• Reduced volumes of students at any one time
    • One-way routes throughout campus
    • Socially distanced study spaces in libraries
    • Increased hygiene procedures
    • Washable face coverings provided to students
    • Free COVID-19 testing with results provided within 24 hours
  • Graduation has been postponed until next summer and an online celebration is scheduled to take place instead. A decision is yet to be made about graduations that are due to take place in December.
  • If you have any concerns about your well-being, you can contact the university via advice@liv.ac.uk or 0151 795 1000

Liverpool John Moores University

  • The university has announced plans to return in September with an Active Blended Learning approach – combining online and face-to-face teaching across multiple platforms to encourage active participation, plus ensuring no interruptions occur as a result of further lockdowns
  • Measures that the university will be taking to ensure the safety of students and staff include:
    • Personal timetables outlining when students are expected on campus and allocated timeslots for visiting libraries and personal tutors
    • One-way systems with clearly marked directions to encourage social distancing
    • Marshals positioned throughout campus to offer assistance
    • Umbrellas temporarily provided if students are required to queue in the rain (they will be thoroughly cleaned once returned)
    • Mandatory face coverings when on campus – students will be provided with a reusable face mask
    • Increased cleaning rotas, and cleaning materials and hand sanitisers positioned throughout campus
    • No international placements in the first semester
    • Any payments must be made with a bank card as opposed to cash
  • Several support services are currently working online, including the careers service, and the university and student’s union on working on how best to arrange social activities and events, including a unique Freshers’ experience
  • Graduation has been postponed for this year and additional ceremonies will take place in 2021. Students due to graduate in 2020 will have a special online celebration with details to be revealed soon.
  • Students with any issues about their health and safety can contact the well-being team on studentengagement@ljmu.ac.uk or 0151 231 3664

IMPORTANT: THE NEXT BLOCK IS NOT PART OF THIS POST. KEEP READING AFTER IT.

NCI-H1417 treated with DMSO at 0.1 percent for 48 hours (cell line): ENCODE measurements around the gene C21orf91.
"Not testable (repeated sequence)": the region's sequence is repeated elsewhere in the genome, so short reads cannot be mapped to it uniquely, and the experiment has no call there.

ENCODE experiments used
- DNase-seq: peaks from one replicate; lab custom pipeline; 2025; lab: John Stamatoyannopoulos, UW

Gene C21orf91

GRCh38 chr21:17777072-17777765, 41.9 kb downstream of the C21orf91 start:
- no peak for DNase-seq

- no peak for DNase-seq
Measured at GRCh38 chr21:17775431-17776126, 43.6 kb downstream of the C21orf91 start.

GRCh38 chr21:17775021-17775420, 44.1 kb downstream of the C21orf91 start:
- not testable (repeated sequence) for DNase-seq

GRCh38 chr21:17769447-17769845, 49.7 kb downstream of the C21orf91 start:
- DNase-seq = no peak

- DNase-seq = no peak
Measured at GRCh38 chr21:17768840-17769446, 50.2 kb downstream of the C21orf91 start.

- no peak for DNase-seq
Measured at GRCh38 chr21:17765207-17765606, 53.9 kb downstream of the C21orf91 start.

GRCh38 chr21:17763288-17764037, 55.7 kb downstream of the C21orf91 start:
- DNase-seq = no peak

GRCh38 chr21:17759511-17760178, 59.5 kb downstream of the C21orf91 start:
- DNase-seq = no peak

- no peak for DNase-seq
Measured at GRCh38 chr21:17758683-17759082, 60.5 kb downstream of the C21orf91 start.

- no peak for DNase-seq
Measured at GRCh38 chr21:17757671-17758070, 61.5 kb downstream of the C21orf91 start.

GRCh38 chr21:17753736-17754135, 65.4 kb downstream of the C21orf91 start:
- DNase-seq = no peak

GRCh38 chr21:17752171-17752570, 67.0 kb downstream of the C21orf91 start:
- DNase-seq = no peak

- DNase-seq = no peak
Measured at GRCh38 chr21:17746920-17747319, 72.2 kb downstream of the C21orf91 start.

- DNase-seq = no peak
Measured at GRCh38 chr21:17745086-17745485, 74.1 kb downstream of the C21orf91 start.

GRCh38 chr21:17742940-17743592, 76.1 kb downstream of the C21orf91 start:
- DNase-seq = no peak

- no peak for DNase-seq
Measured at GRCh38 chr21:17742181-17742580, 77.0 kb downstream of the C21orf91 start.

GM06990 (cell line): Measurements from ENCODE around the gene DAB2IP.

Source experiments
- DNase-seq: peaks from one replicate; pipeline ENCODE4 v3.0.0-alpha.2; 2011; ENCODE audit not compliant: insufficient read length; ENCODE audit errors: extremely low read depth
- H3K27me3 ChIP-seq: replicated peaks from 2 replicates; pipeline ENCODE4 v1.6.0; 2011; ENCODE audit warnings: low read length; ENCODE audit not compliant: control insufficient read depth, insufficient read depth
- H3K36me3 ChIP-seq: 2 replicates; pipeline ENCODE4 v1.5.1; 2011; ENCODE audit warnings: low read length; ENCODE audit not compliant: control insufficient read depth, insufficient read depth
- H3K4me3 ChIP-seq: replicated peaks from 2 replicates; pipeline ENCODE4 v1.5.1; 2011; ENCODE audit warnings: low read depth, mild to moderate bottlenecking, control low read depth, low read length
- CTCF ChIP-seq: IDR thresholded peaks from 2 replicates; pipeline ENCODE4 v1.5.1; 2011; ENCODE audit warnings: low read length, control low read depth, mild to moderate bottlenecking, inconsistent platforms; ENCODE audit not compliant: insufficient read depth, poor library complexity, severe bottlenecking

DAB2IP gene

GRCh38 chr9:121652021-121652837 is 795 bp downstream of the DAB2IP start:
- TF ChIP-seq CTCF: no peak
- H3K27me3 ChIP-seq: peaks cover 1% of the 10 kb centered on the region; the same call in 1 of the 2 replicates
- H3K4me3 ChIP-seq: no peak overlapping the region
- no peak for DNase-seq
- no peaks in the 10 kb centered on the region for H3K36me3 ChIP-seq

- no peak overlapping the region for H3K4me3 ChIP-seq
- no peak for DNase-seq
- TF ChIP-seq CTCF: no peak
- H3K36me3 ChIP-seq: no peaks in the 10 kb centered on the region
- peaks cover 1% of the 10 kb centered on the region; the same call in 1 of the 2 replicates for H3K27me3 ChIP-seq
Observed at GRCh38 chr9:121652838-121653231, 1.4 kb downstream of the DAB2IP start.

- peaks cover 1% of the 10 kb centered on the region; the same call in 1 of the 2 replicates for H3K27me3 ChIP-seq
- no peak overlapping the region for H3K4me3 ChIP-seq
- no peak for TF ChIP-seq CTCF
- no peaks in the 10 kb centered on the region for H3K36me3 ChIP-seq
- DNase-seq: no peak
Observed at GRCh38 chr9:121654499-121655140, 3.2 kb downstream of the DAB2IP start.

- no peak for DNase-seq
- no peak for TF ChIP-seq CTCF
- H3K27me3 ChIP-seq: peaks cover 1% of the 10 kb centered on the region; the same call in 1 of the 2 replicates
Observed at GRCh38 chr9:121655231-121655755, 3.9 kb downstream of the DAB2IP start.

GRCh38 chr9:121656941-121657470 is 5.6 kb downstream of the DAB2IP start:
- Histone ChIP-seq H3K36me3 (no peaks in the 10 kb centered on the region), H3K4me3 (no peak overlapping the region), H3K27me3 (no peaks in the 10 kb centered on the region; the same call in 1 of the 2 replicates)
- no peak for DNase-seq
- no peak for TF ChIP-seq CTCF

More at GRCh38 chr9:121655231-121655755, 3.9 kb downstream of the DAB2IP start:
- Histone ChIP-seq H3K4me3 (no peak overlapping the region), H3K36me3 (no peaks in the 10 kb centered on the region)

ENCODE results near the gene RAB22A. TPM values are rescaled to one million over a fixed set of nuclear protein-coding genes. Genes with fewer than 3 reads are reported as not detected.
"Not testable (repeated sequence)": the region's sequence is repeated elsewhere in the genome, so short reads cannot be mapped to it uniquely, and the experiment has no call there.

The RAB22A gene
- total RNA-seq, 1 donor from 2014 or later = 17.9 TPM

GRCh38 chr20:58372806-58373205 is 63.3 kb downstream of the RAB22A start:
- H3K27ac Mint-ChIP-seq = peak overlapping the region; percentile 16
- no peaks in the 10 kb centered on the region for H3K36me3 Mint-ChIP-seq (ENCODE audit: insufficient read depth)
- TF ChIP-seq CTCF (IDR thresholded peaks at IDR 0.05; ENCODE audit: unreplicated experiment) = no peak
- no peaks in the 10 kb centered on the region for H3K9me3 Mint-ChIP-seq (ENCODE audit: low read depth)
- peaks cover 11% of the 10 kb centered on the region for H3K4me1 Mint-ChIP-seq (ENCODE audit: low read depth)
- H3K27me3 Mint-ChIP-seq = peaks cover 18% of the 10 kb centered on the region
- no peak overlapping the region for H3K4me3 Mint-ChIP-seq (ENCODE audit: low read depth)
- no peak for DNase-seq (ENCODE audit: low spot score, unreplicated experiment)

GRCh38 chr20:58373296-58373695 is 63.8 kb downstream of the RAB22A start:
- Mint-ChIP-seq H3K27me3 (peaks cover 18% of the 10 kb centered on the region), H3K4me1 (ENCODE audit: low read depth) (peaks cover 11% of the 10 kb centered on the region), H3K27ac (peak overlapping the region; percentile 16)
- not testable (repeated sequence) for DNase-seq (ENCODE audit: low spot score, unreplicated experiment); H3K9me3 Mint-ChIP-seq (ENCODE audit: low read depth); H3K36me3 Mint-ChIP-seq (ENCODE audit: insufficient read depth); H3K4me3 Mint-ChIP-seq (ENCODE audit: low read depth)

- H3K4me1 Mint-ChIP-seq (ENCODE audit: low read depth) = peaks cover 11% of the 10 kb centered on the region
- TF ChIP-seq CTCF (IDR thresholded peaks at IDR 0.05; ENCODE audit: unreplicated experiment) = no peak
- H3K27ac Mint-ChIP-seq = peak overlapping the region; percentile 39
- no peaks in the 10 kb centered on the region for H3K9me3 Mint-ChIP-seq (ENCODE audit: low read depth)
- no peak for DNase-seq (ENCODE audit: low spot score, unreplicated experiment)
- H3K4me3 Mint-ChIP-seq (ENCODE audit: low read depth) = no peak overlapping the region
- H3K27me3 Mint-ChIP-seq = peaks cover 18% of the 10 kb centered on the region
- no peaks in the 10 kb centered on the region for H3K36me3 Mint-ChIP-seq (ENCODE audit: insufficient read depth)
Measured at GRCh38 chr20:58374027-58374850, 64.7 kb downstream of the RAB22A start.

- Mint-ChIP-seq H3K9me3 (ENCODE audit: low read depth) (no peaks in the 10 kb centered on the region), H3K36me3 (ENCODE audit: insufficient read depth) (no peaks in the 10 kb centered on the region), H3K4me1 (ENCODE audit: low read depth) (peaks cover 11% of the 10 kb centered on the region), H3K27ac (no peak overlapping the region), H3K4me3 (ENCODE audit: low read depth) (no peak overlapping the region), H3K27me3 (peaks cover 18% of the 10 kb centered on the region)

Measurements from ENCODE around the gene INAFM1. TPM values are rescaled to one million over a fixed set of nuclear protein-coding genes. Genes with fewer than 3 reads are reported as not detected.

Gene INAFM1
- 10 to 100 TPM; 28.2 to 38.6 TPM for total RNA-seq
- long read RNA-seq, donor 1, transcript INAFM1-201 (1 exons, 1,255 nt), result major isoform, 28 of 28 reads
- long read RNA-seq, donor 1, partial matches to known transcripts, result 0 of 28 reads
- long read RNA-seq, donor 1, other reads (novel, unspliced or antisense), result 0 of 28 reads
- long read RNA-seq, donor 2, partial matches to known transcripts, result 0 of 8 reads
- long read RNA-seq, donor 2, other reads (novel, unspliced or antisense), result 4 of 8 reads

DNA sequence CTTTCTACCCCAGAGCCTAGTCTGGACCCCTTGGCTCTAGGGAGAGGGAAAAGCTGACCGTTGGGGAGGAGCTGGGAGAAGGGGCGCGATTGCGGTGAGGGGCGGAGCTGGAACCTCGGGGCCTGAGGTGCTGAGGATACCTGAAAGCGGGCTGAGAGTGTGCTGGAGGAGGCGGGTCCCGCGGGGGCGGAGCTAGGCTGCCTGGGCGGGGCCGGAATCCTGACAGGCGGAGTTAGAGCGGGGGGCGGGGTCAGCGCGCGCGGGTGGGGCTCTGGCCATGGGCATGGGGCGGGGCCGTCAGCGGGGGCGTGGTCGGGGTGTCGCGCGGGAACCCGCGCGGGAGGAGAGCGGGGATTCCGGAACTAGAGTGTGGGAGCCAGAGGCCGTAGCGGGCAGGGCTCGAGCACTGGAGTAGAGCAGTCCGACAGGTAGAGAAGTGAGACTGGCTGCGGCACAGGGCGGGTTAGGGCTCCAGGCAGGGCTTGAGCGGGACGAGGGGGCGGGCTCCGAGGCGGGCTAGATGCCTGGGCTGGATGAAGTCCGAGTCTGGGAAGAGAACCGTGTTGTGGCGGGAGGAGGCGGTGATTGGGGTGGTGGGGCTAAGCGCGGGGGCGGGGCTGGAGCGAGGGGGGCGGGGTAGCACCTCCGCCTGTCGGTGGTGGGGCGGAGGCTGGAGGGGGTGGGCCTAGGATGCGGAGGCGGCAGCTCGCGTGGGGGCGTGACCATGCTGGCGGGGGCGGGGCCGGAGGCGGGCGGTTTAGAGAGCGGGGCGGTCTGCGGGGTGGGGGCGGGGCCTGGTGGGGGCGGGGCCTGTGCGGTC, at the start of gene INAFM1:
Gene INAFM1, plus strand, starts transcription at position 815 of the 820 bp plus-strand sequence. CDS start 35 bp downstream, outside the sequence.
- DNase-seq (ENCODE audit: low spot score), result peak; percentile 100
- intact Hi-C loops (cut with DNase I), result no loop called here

Hope University

  • The university has not yet fully outlined how it will return when the new academic year begins, but the preference remains to return to face-to-face teaching when safe to do so, including a mixed model of face-to-face and online delivery if required – a Coronavirus Working Group has been set up to ensure minimal disruption
  • A range of online services are currently still available, including mental health support, careers service, learning support and online library resources
  • Graduations due to take place this summer have been rescheduled for October and December but this may change depending on government guidelines
  • Concerns about your health and well-being can be raised with the student support team at sdw@hope.ac.uk or 0151 291 3427

The past few months have been challenging for every single one of us. However, society is slowly opening up to embrace a new sense of normality. While things may be different for a while, it’s important to see the positivity in the changes that we will have to adapt to and understand why they are in place. When catching up with friends at a local pub or restaurant, getting your long-awaited hair and beauty treatment or losing some lockdown weight at the gym, be patient and supportive of the steps that businesses are taking to keep you safe.

Finally, keep doing your part to keep yourself, your family, your friends and your community safe. Wash your hands regularly, wear a face mask in enclosed public spaces, maintain social distancing where possible, and self-isolate if you begin to show symptoms.

At Luxury Student Homes, we are still open and ready to help you move into your perfect student home in Liverpool. Please find out more about the COVID-19 measures that we currently have in place to keep yourself and our staff safe. If you are still looking for student accommodation for the forthcoming academic year or planning ahead for 2021/22, view our available properties.